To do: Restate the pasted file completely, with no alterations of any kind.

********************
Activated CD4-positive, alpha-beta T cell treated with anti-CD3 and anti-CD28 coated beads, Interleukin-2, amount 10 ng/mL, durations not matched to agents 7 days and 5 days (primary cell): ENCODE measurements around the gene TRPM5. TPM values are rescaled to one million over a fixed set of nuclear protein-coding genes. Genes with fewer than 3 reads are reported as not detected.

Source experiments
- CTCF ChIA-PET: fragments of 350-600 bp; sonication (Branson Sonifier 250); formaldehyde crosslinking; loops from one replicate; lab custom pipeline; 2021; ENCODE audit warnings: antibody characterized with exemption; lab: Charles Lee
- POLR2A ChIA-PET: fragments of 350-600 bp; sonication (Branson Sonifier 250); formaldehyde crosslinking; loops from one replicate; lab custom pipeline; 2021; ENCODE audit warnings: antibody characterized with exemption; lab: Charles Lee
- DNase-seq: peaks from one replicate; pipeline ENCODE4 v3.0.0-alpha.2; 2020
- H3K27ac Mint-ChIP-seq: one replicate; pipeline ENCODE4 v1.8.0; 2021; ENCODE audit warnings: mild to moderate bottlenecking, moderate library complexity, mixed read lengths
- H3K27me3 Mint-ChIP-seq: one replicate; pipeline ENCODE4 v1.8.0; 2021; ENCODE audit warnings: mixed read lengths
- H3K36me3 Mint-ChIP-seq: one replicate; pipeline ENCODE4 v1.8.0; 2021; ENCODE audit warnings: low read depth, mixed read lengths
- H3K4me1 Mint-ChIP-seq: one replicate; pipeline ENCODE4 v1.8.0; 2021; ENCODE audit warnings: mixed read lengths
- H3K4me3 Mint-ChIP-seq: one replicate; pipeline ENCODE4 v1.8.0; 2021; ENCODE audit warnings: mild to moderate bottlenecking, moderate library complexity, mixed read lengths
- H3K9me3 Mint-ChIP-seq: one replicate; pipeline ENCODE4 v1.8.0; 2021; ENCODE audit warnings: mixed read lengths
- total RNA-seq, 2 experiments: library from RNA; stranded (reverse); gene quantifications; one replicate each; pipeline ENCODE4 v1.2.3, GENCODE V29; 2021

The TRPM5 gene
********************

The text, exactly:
Activated CD4-positive, alpha-beta T cell treated with anti-CD3 and anti-CD28 coated beads, Interleukin-2, amount 10 ng/mL, durations not matched to agents 7 days and 5 days (primary cell): ENCODE measurements around the gene TRPM5. TPM values are rescaled to one million over a fixed set of nuclear protein-coding genes. Genes with fewer than 3 reads are reported as not detected.

Source experiments
- CTCF ChIA-PET: fragments of 350-600 bp; sonication (Branson Sonifier 250); formaldehyde crosslinking; loops from one replicate; lab custom pipeline; 2021; ENCODE audit warnings: antibody characterized with exemption; lab: Charles Lee
- POLR2A ChIA-PET: fragments of 350-600 bp; sonication (Branson Sonifier 250); formaldehyde crosslinking; loops from one replicate; lab custom pipeline; 2021; ENCODE audit warnings: antibody characterized with exemption; lab: Charles Lee
- DNase-seq: peaks from one replicate; pipeline ENCODE4 v3.0.0-alpha.2; 2020
- H3K27ac Mint-ChIP-seq: one replicate; pipeline ENCODE4 v1.8.0; 2021; ENCODE audit warnings: mild to moderate bottlenecking, moderate library complexity, mixed read lengths
- H3K27me3 Mint-ChIP-seq: one replicate; pipeline ENCODE4 v1.8.0; 2021; ENCODE audit warnings: mixed read lengths
- H3K36me3 Mint-ChIP-seq: one replicate; pipeline ENCODE4 v1.8.0; 2021; ENCODE audit warnings: low read depth, mixed read lengths
- H3K4me1 Mint-ChIP-seq: one replicate; pipeline ENCODE4 v1.8.0; 2021; ENCODE audit warnings: mixed read lengths
- H3K4me3 Mint-ChIP-seq: one replicate; pipeline ENCODE4 v1.8.0; 2021; ENCODE audit warnings: mild to moderate bottlenecking, moderate library complexity, mixed read lengths
- H3K9me3 Mint-ChIP-seq: one replicate; pipeline ENCODE4 v1.8.0; 2021; ENCODE audit warnings: mixed read lengths
- total RNA-seq, 2 experiments: library from RNA; stranded (reverse); gene quantifications; one replicate each; pipeline ENCODE4 v1.2.3, GENCODE V29; 2021

The TRPM5 gene